Tools and Resources

For Residents

How do we organize a Block Party?

Block Parties are a great way to celebrate a special occasion or milestone with neighbours. To ensure there is appropriate coordination and planning, you will need to apply for a permit a month before the event. The information below will help guide you. Upon approval, a permit will be issued free of charge.  You can also apply for a Great Neighbourhood Grant to help with the cost for your first event. Contact staff at culture@victoria.ca

How can I help my neighbourhood prepare for an emergency?

The City is developing Connect and Prepare, a resilience and emergency preparedness program for neighbourhood blocks. The program includes the creation of an emergency station for the block or building and a series of facilitated workshops. The pilot program will be offered again in 2019.  Contact staff at emvic@victoria.ca 

How can we start a BlockWatch program?

BlockWatch is a neighbourhood-based program to reduce crime and build relationships amongst residents. The time commitment to participate is modest and the process to start a Block Watch program is simple. You only need to canvas the neighbours on your block for support, then contact VicPD Community Programs Coordinator to schedule a block meeting.

How can I get space for a garden?

The City supports gardening and food production. The easiest way to obtain access to gardening space is through the Boulevard Garden program, which allows to use the public boulevard in front of your house without a permit, as long as you follow program guidelines.  If don’t have access to a boulevard, an allotment garden plot may be a good fit.  Many neighbourhoods have them.  In some cases, there may be limited existing gardens and a new allotment or commons garden is desired. Staff are available to assist you with investigating the various options. Contact the Food Systems Coordinator.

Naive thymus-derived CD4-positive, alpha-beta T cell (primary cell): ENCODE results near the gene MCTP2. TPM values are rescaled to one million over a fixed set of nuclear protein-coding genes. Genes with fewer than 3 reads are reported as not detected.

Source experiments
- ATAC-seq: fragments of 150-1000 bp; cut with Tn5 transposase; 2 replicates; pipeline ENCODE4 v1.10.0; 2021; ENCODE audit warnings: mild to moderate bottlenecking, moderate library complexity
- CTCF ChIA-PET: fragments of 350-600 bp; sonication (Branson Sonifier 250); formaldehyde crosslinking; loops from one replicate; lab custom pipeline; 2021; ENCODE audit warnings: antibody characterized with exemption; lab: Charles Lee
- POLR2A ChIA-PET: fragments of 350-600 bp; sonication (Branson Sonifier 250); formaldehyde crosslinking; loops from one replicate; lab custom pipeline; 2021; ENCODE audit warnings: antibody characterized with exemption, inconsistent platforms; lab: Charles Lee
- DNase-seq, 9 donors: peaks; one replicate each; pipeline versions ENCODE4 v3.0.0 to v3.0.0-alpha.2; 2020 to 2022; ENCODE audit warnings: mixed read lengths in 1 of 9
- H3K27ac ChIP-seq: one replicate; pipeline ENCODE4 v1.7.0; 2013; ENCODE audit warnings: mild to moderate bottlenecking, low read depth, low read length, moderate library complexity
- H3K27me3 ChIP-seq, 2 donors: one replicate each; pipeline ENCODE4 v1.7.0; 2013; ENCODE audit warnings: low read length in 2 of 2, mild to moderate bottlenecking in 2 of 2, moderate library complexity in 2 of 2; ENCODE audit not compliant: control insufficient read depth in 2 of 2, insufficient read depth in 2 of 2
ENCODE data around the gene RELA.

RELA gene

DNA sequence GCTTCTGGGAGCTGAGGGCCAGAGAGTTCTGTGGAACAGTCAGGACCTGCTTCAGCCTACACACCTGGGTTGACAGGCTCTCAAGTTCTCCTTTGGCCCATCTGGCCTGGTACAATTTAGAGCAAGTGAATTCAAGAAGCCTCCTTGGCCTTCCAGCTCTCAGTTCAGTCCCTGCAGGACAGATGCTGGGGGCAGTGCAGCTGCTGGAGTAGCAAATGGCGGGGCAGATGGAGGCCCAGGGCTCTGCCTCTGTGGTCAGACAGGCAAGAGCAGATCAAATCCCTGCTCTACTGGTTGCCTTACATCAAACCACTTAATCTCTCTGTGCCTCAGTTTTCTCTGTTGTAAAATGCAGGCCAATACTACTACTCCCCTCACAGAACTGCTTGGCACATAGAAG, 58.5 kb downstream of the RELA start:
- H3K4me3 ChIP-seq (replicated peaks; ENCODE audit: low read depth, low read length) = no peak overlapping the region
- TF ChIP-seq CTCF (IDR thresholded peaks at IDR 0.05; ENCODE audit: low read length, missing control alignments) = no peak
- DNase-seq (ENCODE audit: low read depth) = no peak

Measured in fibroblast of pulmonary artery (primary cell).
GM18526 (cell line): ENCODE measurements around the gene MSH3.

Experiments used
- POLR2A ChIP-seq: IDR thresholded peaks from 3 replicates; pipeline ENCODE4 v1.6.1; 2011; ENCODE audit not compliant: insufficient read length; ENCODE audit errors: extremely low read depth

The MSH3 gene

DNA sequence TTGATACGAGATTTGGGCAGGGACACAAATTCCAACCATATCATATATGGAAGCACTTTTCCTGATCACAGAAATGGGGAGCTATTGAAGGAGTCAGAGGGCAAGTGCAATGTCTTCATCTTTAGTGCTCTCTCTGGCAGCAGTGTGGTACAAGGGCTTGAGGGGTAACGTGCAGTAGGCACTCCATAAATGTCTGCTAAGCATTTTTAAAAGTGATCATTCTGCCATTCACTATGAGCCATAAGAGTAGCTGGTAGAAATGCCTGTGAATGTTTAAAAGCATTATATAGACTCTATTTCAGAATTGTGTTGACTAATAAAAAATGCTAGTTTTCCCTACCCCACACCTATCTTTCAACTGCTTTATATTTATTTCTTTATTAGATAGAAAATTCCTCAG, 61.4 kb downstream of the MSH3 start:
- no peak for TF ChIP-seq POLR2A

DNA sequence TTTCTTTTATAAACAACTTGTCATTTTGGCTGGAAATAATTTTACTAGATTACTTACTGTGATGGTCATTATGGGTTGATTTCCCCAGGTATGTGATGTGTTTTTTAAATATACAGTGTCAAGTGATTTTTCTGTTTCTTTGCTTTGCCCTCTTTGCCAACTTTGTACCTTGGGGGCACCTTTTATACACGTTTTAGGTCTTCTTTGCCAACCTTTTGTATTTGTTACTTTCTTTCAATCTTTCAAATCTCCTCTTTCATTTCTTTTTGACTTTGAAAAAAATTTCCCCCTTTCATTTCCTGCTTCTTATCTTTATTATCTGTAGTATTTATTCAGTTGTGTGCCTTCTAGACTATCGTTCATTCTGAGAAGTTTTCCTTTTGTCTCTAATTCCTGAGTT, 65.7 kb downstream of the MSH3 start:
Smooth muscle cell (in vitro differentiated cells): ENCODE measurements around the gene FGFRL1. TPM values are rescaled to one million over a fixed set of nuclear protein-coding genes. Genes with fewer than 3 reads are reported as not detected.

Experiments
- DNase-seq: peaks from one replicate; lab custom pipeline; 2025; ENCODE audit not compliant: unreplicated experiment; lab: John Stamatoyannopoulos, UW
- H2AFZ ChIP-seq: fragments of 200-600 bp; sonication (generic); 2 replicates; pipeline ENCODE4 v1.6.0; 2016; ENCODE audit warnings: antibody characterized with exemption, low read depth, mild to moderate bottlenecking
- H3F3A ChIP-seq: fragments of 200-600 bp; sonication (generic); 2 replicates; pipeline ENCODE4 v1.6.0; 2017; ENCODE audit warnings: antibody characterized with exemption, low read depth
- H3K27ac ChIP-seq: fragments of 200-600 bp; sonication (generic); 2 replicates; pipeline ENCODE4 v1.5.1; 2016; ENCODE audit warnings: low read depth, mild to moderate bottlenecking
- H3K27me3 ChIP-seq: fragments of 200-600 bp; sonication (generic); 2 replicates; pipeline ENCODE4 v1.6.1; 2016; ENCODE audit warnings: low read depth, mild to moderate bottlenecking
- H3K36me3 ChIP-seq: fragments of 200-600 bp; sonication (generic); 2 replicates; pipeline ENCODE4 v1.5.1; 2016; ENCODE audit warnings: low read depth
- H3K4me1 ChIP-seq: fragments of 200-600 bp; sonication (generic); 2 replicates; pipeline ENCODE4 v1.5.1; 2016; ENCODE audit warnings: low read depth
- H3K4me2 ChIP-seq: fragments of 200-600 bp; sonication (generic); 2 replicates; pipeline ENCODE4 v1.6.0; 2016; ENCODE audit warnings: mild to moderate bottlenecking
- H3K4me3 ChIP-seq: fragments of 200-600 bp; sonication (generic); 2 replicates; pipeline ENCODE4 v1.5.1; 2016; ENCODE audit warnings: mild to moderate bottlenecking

For Neighbourhood Associations

How can we discuss neighbourhood issues with the City?

Residents’ organizations can contact their City Council liaison or staff person assigned to their neighbourhood at any time. Another good way to have community conversations is to organize a walkshop. Neighbourhood Walkshops bring residents and City staff together for a citizen-led walking tour to discuss issues and opportunities of interest to residents. Find out more in the Walkshop Residents’ Guide.

How can we better connect with residents?

In 2018, the City and Volunteer Victoria co-hosted a training workshop for neighbourhood associations for improving engagement with residents. This included a presentation on undertaking neighbourhood surveys. A guidebook onStrengthening Community Participation has also been prepared to assist neighbourhood associations assess their approach to connecting with residents.